Background The fibularis muscles are key elements of the ankle evertor group (evertors). The weakness of evertors is one of the main cause of ankle sprains. Electrostimulation training can increase the maximum voluntary force of contraction by neural adaptation to a healthy skeletal muscle.
Objective To assess whether a single electrostimulation session of the fibularis muscles could impact dynamic postural stability and evertor strength.
Design Single-blind randomised controlled trial.
Setting Motion analysis laboratory in a hospital facility.
Patients (or Participants) Sixteen healthy male and female volunteers, randomly assigned to an experimental (EXP, n=8) or control (Control, n=8) group.
Interventions (or Assessment of Risk Factors) Participants in EXP received a single electrostimulation strengthening session for 3 minutes on the dominant side (DOM) fibularis muscles. Control participants received a sham electrostimulation on DOM with similar modalities.
Main Outcome Measurements Dynamic postural balance was assessed on DOM and non-dominant (NDOM) limbs using the modified Star Excursion Balance Test (SEBT). A composite score (CS in%) was calculated. Evertor strength (in N) was assessed with three maximal isometric voluntary contractions on an isokinetic dynamometer.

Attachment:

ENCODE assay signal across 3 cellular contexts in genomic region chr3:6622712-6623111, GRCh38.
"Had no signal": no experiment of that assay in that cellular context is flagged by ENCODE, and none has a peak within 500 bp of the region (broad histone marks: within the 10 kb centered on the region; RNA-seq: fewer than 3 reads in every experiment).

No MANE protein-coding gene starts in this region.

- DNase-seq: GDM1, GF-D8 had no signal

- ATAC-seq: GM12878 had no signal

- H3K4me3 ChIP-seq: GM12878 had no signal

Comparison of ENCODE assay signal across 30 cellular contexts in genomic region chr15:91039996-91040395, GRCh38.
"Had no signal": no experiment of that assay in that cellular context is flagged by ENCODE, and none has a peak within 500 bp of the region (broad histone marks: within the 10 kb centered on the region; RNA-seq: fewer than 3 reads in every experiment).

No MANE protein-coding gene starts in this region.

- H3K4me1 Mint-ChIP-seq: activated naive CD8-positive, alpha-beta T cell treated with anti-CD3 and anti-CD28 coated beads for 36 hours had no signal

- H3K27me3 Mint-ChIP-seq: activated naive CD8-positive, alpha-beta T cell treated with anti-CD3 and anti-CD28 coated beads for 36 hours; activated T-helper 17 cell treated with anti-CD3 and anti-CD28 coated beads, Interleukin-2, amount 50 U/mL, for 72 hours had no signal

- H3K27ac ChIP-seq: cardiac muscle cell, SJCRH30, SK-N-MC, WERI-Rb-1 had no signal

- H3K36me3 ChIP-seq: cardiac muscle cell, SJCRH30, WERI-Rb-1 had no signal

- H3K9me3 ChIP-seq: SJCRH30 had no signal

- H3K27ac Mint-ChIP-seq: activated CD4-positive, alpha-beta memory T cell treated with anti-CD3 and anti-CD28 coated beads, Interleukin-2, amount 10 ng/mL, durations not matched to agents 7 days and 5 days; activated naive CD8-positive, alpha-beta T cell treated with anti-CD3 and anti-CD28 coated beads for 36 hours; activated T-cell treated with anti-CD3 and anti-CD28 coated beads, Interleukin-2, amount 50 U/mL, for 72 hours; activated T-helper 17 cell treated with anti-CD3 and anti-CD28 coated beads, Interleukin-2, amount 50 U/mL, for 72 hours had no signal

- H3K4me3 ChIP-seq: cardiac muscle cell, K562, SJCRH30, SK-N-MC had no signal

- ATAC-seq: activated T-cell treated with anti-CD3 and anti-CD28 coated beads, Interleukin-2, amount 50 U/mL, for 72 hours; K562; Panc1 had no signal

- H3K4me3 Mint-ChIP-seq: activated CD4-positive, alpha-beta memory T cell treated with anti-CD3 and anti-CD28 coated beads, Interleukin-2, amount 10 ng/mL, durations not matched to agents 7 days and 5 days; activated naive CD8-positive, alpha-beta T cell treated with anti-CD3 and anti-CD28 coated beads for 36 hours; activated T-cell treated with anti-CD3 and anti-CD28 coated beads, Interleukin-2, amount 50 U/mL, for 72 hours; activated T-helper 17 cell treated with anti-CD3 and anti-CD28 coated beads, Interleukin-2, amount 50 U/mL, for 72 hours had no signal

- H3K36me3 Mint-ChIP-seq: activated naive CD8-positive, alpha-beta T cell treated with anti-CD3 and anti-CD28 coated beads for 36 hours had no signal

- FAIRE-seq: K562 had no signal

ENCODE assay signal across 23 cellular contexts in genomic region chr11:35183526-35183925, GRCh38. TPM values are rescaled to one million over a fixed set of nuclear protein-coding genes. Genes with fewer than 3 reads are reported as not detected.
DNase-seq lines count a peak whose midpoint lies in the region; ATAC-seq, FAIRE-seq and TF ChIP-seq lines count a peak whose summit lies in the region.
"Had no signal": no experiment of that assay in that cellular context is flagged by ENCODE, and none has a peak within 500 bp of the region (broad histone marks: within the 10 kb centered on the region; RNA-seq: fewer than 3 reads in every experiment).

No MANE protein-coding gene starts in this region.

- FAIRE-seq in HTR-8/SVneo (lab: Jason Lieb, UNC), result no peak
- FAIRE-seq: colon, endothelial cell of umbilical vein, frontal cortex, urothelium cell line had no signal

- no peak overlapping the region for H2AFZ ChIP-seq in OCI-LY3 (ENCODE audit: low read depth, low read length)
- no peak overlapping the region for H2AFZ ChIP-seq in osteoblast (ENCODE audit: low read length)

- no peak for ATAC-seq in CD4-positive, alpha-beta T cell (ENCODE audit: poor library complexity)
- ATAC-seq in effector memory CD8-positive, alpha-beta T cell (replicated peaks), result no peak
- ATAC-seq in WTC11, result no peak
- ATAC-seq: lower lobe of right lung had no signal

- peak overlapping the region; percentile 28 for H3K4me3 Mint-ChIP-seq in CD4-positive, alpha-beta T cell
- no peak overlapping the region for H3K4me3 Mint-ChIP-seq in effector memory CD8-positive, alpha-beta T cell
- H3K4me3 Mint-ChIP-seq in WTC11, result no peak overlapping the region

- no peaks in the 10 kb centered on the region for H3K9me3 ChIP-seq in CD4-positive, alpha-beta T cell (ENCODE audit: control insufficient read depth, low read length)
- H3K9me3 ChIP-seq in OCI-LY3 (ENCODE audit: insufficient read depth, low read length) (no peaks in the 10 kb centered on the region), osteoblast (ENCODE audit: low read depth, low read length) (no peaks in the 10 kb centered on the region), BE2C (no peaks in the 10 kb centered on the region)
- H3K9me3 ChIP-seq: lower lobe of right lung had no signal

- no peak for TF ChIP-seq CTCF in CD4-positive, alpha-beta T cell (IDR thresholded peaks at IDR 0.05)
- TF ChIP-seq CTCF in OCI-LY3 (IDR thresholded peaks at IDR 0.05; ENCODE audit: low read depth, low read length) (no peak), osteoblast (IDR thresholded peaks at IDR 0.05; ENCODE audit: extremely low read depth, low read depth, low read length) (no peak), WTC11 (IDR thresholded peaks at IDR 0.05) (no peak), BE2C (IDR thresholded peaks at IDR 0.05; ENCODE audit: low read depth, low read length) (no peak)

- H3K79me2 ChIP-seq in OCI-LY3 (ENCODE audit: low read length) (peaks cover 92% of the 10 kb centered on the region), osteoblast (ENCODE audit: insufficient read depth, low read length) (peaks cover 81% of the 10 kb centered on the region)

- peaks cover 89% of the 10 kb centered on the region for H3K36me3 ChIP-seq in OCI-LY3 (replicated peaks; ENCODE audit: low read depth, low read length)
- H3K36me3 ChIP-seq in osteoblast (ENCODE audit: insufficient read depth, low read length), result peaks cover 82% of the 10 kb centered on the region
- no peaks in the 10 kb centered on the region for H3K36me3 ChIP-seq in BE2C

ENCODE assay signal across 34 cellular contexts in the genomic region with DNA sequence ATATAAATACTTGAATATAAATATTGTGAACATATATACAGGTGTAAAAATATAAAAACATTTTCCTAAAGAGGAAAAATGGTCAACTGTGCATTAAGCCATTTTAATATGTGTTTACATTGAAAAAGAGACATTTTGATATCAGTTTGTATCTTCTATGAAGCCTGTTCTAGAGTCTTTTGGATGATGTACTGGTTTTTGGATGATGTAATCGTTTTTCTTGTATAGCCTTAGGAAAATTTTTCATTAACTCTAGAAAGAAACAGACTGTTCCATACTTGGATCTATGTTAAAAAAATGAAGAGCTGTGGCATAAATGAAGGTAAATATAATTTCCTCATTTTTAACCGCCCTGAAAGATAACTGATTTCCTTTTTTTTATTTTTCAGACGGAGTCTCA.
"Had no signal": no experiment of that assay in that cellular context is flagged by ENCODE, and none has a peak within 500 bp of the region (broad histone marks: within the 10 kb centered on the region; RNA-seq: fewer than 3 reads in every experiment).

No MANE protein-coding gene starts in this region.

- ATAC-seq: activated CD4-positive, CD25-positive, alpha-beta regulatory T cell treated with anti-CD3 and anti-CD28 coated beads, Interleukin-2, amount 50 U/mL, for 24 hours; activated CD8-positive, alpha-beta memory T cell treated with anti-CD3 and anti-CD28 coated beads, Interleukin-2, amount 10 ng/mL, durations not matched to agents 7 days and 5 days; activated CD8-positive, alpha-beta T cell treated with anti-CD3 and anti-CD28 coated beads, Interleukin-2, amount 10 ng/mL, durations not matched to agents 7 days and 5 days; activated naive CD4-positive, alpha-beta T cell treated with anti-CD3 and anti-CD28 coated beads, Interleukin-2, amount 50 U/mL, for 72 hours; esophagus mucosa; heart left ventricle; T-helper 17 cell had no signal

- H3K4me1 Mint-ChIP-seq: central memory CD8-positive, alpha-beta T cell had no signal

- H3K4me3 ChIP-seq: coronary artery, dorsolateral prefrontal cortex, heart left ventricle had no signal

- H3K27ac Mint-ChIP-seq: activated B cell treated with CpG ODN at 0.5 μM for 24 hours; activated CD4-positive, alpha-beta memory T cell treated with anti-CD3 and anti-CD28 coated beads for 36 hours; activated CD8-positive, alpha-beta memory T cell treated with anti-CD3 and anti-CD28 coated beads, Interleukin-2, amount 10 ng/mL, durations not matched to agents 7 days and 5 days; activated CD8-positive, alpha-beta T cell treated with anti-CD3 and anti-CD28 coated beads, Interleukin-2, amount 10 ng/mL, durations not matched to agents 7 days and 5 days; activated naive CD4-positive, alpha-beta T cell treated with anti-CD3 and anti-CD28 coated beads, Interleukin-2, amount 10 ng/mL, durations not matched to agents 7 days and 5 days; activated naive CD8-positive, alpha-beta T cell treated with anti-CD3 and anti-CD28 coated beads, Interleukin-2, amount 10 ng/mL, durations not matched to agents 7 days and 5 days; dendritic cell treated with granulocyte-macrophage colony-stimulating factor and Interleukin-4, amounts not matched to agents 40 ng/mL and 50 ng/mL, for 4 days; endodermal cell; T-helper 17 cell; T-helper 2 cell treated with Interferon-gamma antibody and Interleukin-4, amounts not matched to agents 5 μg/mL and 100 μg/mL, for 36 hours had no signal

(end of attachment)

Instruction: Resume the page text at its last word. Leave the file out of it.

Results EXP displayed a significant increase in SEBT-CS on DOM (97.7±5.9% vs 96.1±7.4%, p<0.05) and NDOM (97.6±7.2% vs 95.6±7.4%, p<0.01), while these parameters did not change in Control. EXP also displayed a significant increase in Evertors isometric strength on DOM (25.0±7.0N vs 23.1±6.8N, p<0.05) and NDOM (26.8±6.0N vs 22.9±5.2N, p<0.001). In Control, evertor isometric strength increased on DOM (24.9±7.4N vs 23.1±6.8N, p<0.01), but remained unchanged on NDOM.
Conclusions A short single fibularis elecrostimulation session on one leg appeared to improve dynamic postural stability on both sides and evertors strength on the stimulated side only, suggesting a global post-activation potentiation effect of this intervention and a possible additional mirror effect on dynamic postural stability. These findings may be of interest for preventing ankle sprain.
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